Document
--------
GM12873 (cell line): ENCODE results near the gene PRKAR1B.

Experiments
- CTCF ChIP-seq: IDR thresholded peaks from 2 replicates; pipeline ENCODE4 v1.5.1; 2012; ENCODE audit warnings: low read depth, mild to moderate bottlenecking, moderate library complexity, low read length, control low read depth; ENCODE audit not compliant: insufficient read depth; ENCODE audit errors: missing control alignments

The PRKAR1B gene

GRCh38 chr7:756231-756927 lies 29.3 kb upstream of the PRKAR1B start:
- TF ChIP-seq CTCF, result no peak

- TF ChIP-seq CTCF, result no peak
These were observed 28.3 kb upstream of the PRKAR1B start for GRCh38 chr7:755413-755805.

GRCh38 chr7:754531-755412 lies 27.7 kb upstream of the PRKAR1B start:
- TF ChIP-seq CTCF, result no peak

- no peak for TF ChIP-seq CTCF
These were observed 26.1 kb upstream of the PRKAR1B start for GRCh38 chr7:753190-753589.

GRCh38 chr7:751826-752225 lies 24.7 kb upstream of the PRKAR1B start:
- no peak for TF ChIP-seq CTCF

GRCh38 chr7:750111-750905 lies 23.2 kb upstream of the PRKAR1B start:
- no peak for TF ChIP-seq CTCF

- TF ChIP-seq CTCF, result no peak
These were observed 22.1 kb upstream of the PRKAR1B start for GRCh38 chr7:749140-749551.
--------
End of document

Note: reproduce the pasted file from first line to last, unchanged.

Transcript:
GM12873 (cell line): ENCODE results near the gene PRKAR1B.

Experiments
- CTCF ChIP-seq: IDR thresholded peaks from 2 replicates; pipeline ENCODE4 v1.5.1; 2012; ENCODE audit warnings: low read depth, mild to moderate bottlenecking, moderate library complexity, low read length, control low read depth; ENCODE audit not compliant: insufficient read depth; ENCODE audit errors: missing control alignments

The PRKAR1B gene

GRCh38 chr7:756231-756927 lies 29.3 kb upstream of the PRKAR1B start:
- TF ChIP-seq CTCF, result no peak

- TF ChIP-seq CTCF, result no peak
These were observed 28.3 kb upstream of the PRKAR1B start for GRCh38 chr7:755413-755805.

GRCh38 chr7:754531-755412 lies 27.7 kb upstream of the PRKAR1B start:
- TF ChIP-seq CTCF, result no peak

- no peak for TF ChIP-seq CTCF
These were observed 26.1 kb upstream of the PRKAR1B start for GRCh38 chr7:753190-753589.

GRCh38 chr7:751826-752225 lies 24.7 kb upstream of the PRKAR1B start:
- no peak for TF ChIP-seq CTCF

GRCh38 chr7:750111-750905 lies 23.2 kb upstream of the PRKAR1B start:
- no peak for TF ChIP-seq CTCF

- TF ChIP-seq CTCF, result no peak
These were observed 22.1 kb upstream of the PRKAR1B start for GRCh38 chr7:749140-749551.